It is possible for urgent interlocutory injunction applications to be heard by the court ex parte, without the opposing party’s involvement. Any orders given ex parte will generally operate only for a limited period of time until the matter can be brought to a hearing. The duration of any ex parte order will ordinarily be limited to a period terminating on the return date of the summons, which should be as early as practicable (usually not more than a day or two) after the order was made, when the respondent will have the opportunity to be heard. For this reason appeals of ex parte interlocutory injunctions are not usually made to a superior court. The applicant will then bear the onus of satisfying the court that the order should be continued or renewed. A party seeking an interlocutory injunction will ordinarily be obliged to give an undertaking to pay any damages by the defendant suffered as a result of the injunction in the event that the claim for final relief at trial fails. 

The decision to grant an interlocutory injunction can be appealed on an urgent basis to a relevant appeal court. The appeal court will usually list the matter before a single judge to assess the urgency (often the same or the day following the day on which the appeal is lodged) and set a timetable based on the information provided at that first listing. 

Australian state and federal courts can grant interim freezing orders, which restrain a defendant from disposing of property prior to judgment. These orders are a species of interlocutory orders. Such applications may be filed at the Supreme Court or Federal Court. A freezing order is normally obtained ex parte without notice to the respondent, before service of the originating process, because notice or service may prompt the feared dissipation or dealing with assets. A freezing order or an ancillary order may be limited to assets in Australia or in a defined part of Australia, or may extend to assets anywhere in the world, and may cover all assets without limitation, assets of a particular class, or specific assets. It would therefore be possible for a freezing order to encompass bank accounts as well as assets such as real property, art, securities or motor vehicles. Such orders would, however, normally allow for access to funds for reasonable expenses, living costs and payments in the ordinary course of a defendant or third party’s business. A court may also order a freezing order against a third party, where it can be established that there is a risk that a judgment or prospective judgment may be unsatisfied as a result of a third party’s power, possession or influence over the assets in question. The power to issue a freezing order is a function of courts’ authority to prevent an abuse of the court process by the frustration of court-ordered remedies. A freezing order will be made only to preserve the status quo for the purpose of resolving a substantive cause of action brought by the plaintiff, and not as a stand-alone remedy.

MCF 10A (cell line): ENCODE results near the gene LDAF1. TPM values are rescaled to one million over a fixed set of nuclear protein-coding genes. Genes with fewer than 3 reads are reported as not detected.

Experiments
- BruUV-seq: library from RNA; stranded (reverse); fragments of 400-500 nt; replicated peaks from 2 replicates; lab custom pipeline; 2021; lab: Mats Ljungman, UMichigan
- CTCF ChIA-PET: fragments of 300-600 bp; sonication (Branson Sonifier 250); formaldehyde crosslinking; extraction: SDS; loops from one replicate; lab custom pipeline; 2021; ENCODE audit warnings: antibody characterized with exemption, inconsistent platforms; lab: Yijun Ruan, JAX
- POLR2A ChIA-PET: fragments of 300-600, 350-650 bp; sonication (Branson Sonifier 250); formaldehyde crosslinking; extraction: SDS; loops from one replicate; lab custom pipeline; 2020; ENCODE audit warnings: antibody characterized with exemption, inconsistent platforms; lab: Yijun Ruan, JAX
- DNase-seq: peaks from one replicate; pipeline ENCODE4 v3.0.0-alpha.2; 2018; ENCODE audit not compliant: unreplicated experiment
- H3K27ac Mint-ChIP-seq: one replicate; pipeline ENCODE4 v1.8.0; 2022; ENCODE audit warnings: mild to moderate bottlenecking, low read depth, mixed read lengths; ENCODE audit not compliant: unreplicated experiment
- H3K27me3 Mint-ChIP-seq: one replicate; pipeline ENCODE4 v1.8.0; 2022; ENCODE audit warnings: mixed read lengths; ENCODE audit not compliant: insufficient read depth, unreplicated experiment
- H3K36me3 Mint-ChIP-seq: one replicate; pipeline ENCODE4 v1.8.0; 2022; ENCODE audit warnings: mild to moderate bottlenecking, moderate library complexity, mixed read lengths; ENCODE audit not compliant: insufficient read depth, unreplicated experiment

The criteria for the issue of a freezing order is similar to the ordinary principles for the grant of interim relief, as discussed above, although the potentially serious impact on a defendant’s property rights raises the threshold for the granting of a freezing order. This may be overcome by an undertaking as to damages given by the applicant of the freezing order, where the applicant undertakes to submit to such order (if any) as the court may consider to be just for the payment of compensation (to be assessed by the court or as it may direct) to any person affected by the operation of the order. The High Court of Australia described freezing orders as 'a drastic remedy which should not be granted lightly.' Broadly and generally, an applicant must show that: 

  • the applicant has a good arguable case (in the substantive cause of action);
  • the refusal of a freezing order will give rise to a real risk that any judgment pronounced in the action will remain unsatisfied, or that the recovery of any judgment will be prejudiced by reason of the removal by the defendant of assets from the jurisdiction, or their dissipation within it; and
  • the balance of convenience favors the making of the order.